Man ‘agreed to lend house seller £1.35m’

50 Malone Park
50 Malone Park

A BUSINESSMAN agreed to lend £1.35m to a house seller after pulling out of a record deal to buy his home at the height of Northern Ireland’s property boom, the High Court heard yesterday.

Catering distribution boss Nicholas McKenna said he wanted to help ensure Jim McDonald did not lose out on a bungalow he was planning to move to.

Mr McKenna, head of the Galgorm Group, is defending an action over an alleged deal to purchase Mr McDonald’s south Belfast home for £3.5m in 2007.

The disputed agreement was expected to make the six-bedroom Victorian property at Malone Park the highest-fetching residence on the market at the time.

Bidding on it had spiralled up from its original £2.25m asking price in less than two weeks.

The case brought by Mr McDonald, a former independent assessor of military complaints, centres on the enforceability of a contract drawn up.

Giving evidence yesterday, Mr McKenna told the court he withdrew his offer as soon as he realised the son he planned to buy it for was not interested.

“I contacted Jim McDonald on the Monday and told him that my deal was off,” he said.

“I was very sorry. It wouldn’t have been the normal practice that I bid on something and then would be breaking my word.”

Earlier in the hearing Mr McDonald, a widower with health problems, gave evidence that he put the house on the market to secure his family’s future.

The court heard how he had known the businessman for years, with both being members of the Knights of the Order of the Holy Sepulchre.

Mr McKenna said Mr McDonald had “his heart set” on the other bungalow and claimed he agreed to lend him £1.35m to ensure its completion.

“I started off at £1m but Jim talked me up,” he said.

He stressed that he never agreed to complete on Malone Park, but said a contract was drawn up as a form of security for the loan.

Mr McDonald disputes there was any loan involved.

Following the alleged arrangement the pair met at a top Belfast restaurant and discussed what would happen if the house was eventually sold for more, the court heard.

“He was still convinced that the house would go for in excess of £3.5m, the figure of £4m was mentioned by Jim,” Mr McKenna said.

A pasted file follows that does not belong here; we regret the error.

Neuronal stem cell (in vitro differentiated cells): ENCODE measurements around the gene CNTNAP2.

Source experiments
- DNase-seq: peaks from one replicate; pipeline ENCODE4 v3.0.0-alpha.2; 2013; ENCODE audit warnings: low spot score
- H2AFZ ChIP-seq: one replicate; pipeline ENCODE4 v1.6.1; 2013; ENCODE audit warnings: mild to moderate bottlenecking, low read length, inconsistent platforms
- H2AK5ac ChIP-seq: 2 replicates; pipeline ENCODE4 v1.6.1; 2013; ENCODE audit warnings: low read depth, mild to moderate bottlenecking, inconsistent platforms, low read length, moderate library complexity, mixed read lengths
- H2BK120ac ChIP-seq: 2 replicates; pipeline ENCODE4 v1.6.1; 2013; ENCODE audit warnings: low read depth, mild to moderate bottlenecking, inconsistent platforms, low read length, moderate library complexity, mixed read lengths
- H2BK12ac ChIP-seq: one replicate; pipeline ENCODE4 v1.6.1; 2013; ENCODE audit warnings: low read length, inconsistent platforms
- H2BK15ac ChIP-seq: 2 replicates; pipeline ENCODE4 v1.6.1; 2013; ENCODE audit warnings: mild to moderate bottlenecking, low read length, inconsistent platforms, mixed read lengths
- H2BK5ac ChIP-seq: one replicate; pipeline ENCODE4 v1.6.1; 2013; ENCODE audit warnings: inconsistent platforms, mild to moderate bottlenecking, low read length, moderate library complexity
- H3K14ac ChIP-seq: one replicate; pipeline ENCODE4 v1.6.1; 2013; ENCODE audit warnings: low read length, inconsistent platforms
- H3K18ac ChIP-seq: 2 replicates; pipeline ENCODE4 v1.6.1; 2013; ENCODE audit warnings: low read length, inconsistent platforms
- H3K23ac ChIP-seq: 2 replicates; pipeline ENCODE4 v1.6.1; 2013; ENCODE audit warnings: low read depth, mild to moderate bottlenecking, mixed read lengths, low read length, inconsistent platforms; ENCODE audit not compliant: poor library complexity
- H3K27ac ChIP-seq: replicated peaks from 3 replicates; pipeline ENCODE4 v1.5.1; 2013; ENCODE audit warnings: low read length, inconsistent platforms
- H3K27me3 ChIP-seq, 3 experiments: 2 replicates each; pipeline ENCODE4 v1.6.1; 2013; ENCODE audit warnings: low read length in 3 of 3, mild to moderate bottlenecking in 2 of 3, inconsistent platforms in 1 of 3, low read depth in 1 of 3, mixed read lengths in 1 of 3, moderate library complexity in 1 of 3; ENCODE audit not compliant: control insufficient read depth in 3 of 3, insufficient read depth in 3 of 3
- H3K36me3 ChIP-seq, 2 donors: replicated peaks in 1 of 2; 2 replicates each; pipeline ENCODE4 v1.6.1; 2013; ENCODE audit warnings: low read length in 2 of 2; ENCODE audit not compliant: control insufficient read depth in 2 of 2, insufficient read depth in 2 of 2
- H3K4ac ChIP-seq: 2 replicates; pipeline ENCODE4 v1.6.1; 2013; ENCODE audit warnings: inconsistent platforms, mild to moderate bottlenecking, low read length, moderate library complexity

“He asked me point blank what would happen here.

“I assured Jim that it would all be going to him.”

During cross-examination Mr McKenna confirmed that he runs a business employing 80 staff and with a turnover of several million pounds.

He owns around a dozen commercial properties, but said his knowledge of the residential market was confined to press coverage.

Asked by Mark Horner QC whether his solicitor son had advised him that the Malone Park deal was an open contract, Mr McKenna replied: “My son told me to send the contract back and forget about it.”

Lord Justice Coghlin, who is hearing the case, put it to him: “What you were doing in signing this contract against the advice of your son was to help this man out of the goodness of your heart.”

Mr McKenna responded: “That’s correct.”

Pressed by Mr Horner, he accepted that it would have been more simple to put together a mortgage arrangement.

Mr McKenna denied ever having been involved in any so-called “flipping” or quick selling-on of property.

He also told the court he carried out no research before deciding to make the £3.5m bid.

Mr Horner continued: “You knew nothing apart from what the general public knew about residential property prices in Northern Ireland and here you were offering to buy a house of this man for £3.5m in cash.”

Mr McKenna told him: “That’s correct.”

He also pointed out that the property had gone on the market at £2.25m, and that Mr McDonald informed him a £3.4m bid was on the property.

The barrister asked: “What if he had said the bid was £9.9m. Would you have capped it with £10m?”

In reply Mr McKenna said: “Certainly not. I would have been away home.”

The hearing continues.